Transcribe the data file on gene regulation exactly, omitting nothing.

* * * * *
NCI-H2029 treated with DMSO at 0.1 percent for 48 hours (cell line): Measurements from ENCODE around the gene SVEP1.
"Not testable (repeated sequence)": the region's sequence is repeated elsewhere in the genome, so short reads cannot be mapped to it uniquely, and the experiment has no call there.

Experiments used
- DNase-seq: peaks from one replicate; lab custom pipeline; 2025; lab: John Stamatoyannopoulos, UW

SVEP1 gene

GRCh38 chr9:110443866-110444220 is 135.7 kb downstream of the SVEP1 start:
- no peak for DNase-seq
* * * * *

NCI-H2029 treated with DMSO at 0.1 percent for 48 hours (cell line): Measurements from ENCODE around the gene SVEP1.
"Not testable (repeated sequence)": the region's sequence is repeated elsewhere in the genome, so short reads cannot be mapped to it uniquely, and the experiment has no call there.

Experiments used
- DNase-seq: peaks from one replicate; lab custom pipeline; 2025; lab: John Stamatoyannopoulos, UW

SVEP1 gene

GRCh38 chr9:110443866-110444220 is 135.7 kb downstream of the SVEP1 start:
- no peak for DNase-seq